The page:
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Drown sneers in smiles, kill hatred with a kiss,
And to the sandy waste bequeath the fame
That the flowers bloomed behind us whence we came.
JOHN STUART BLACKIE.
The Tapestry Weavers.
Let us take to our hearts a lesson
No braver lesson can be
From the ways of tapestry weavers,
Above their heads the pattern hangs;
The while their fingers deftly move
They tell this curious thing besides
It is only when the weaving stops,
That his marvelous skill is learned.
Oh, the sight of its delicate beauty!
Then the master giveth him golden hire,
And how happy the heart of the weaver is
The years of a man are the looms of God,
Till the mystic web is done.
Weaving blindly, but weaving surely,
We may not know how the right side looks;
But, looking above for the pattern,
If he keeps the face of the Savior
His toil shall be sweeter than noney;
His weaving is sure to be right.
A. G. CHEster.
Time's finger on the dial of my life
Points to high noon. And yet the half-spent day Leaves less than half remaining! For the dark,
Bleak shadows of the grave engulf the end.
To those who burn the candle to the stick,
To cleanse the clouded windows of our souls
Three things I learned-three things of precious worth—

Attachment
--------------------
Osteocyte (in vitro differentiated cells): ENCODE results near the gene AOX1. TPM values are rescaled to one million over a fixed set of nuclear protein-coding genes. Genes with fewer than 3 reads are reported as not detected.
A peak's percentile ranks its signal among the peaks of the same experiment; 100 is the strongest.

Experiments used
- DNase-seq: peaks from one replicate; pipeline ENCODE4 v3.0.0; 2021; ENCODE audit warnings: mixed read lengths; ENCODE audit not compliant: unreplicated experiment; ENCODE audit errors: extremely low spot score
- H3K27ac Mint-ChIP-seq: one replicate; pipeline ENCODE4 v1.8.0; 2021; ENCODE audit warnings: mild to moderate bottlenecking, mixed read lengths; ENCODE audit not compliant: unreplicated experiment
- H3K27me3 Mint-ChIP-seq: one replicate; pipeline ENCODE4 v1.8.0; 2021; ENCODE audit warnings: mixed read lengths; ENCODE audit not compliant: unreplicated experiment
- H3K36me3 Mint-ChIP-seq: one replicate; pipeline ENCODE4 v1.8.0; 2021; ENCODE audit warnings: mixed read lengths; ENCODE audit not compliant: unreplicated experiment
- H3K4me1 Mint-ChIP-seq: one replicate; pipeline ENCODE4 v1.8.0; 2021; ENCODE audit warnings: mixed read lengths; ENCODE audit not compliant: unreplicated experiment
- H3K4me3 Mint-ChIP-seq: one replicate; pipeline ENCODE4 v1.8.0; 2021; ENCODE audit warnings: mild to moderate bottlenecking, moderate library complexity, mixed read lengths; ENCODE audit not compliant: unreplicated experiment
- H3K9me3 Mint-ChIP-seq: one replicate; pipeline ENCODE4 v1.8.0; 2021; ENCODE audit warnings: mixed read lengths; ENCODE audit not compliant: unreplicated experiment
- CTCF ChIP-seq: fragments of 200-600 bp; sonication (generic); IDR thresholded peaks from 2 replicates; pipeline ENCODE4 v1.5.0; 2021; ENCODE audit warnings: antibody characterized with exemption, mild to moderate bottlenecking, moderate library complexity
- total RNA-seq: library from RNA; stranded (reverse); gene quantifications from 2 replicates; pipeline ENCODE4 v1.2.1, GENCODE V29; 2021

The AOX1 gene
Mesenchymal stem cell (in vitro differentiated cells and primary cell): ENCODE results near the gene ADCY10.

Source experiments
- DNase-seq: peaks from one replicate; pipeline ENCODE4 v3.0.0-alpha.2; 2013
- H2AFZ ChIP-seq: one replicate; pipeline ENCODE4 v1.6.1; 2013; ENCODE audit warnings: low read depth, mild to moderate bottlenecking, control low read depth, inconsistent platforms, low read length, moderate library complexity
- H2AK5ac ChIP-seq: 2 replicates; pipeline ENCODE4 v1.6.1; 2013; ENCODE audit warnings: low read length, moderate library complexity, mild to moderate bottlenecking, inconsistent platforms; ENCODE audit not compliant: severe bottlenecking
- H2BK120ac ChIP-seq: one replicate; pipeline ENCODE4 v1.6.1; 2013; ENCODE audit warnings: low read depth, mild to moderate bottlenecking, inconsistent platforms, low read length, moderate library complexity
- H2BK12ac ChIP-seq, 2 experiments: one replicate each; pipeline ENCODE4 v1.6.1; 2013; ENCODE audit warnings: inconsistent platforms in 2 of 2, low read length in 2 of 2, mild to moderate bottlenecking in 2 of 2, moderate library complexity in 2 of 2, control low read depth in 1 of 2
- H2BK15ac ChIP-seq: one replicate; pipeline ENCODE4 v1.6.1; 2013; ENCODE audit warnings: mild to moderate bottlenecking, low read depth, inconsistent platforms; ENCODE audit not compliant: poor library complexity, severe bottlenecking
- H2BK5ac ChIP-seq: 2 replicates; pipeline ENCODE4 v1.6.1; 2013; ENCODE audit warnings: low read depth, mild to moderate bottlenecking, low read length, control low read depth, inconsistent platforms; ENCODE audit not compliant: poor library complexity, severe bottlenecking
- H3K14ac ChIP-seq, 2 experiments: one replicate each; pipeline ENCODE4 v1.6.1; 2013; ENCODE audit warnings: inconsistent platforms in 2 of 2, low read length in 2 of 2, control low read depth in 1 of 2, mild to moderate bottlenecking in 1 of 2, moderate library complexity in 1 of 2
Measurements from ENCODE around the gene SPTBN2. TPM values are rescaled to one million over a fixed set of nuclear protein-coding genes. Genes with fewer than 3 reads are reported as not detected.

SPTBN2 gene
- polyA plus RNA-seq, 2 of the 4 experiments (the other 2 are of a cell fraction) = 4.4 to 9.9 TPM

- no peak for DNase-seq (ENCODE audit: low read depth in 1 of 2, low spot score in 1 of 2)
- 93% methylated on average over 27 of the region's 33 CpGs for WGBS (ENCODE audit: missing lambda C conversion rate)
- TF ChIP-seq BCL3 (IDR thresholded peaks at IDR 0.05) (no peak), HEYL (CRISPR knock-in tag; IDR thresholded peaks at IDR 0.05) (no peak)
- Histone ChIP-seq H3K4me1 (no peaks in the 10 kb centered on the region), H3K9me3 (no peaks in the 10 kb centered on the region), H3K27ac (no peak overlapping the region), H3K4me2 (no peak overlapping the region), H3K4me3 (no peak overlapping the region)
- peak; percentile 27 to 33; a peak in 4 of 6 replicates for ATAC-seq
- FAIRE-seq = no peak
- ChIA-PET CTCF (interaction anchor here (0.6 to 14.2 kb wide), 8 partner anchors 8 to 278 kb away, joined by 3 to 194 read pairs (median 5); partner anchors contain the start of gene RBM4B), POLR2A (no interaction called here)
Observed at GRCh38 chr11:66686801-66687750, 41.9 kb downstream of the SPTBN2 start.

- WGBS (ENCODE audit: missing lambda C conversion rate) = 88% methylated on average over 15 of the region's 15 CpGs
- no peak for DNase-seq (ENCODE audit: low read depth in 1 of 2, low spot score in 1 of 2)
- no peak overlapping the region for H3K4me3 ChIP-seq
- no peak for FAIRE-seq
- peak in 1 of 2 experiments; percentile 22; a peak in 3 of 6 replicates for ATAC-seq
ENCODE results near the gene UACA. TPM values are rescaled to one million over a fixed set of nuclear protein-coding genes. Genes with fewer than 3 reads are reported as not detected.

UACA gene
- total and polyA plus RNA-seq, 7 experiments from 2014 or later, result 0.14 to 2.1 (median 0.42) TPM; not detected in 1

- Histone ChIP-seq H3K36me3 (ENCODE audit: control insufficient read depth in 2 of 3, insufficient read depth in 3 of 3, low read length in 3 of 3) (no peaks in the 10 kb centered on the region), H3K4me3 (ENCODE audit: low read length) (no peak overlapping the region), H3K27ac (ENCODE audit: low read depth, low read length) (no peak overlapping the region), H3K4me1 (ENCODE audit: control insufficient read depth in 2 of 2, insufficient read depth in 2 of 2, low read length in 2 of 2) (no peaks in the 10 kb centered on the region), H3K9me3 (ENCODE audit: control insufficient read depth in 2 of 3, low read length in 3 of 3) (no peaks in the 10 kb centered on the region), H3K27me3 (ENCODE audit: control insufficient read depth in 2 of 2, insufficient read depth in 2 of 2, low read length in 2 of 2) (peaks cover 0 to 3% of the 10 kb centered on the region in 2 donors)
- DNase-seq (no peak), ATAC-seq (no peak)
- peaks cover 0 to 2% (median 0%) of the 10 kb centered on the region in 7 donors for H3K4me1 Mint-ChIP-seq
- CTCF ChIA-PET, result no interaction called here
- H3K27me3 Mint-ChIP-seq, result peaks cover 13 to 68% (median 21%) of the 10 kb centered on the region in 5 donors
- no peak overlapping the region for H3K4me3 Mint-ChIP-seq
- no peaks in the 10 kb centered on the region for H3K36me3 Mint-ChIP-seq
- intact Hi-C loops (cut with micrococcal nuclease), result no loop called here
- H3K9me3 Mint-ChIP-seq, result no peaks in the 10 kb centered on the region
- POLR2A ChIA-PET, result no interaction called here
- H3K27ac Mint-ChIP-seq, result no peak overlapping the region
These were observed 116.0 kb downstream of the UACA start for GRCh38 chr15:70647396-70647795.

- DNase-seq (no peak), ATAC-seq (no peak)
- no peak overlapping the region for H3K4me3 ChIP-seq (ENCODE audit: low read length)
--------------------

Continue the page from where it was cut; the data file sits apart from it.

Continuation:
I have learned how to pray, and toil, and save;
This alone is gain.
ELLA WHEELER WILCOX.
What Is Life?
Ah, what is life?
'Tis but a passing touch upon the world;
ANNA KATHERINE GREEN.
Life an Image of God.
Throughout this beautiful and wonderful creation there is never-ceasing motion, without rest by night or day, ever weaving to and fro. Swifter than a weaver's shuttle, it flies from birth to death, from death to birth; from the beginning seeks the en' and finds it not; for the
seeming end is only a dim beginning of a new out-going and endeavor after the end. As the ice upon the mountain, when the warm breath of the Summer's sun breathes upon it, melts and divides into drops, each of which reflects an image of the sun, so life, in the smile of God's love, divides itself into separate forms, each bearing in it, and reflecting, an image of God's love. -Longfellow.
Life Not What It Seems.
Life, my young friends, is not what it seems to be to you. Life is not a sailing under fair skies and across tranquil seas, until you shall drop your anchor in Fair Havens at the end. Life is not a yachting excursion through the many-islanded Mediterranean, or around the creeks and bays of our lovely shores. Life is not sailing up and down some romantic Clyde, or still more romantic Rhine. Life means being out on the open sea. Life means roughing it. Life means storm; means fog, and unsightly mud-banks, on which you may run and be stranded. Life means roaring reefs and sunken rocks. Life means (to change the metaphor) snares and traps set with devilish skill for unwary feet, all round about. "Sirs," says the preacher, says Paul, says God himself, "I perceive that this voyage is to mean trouble, distress and trial, do as we may and go as we may."
This was said, remember, while they were still in the harbor. "In any case, our voyage is to mean trouble, trial and hardship." And I say the same. Oh, it is unwelcome; it is irksome doctrine.
not think I believed it myself.
Time was when I do
Time was when life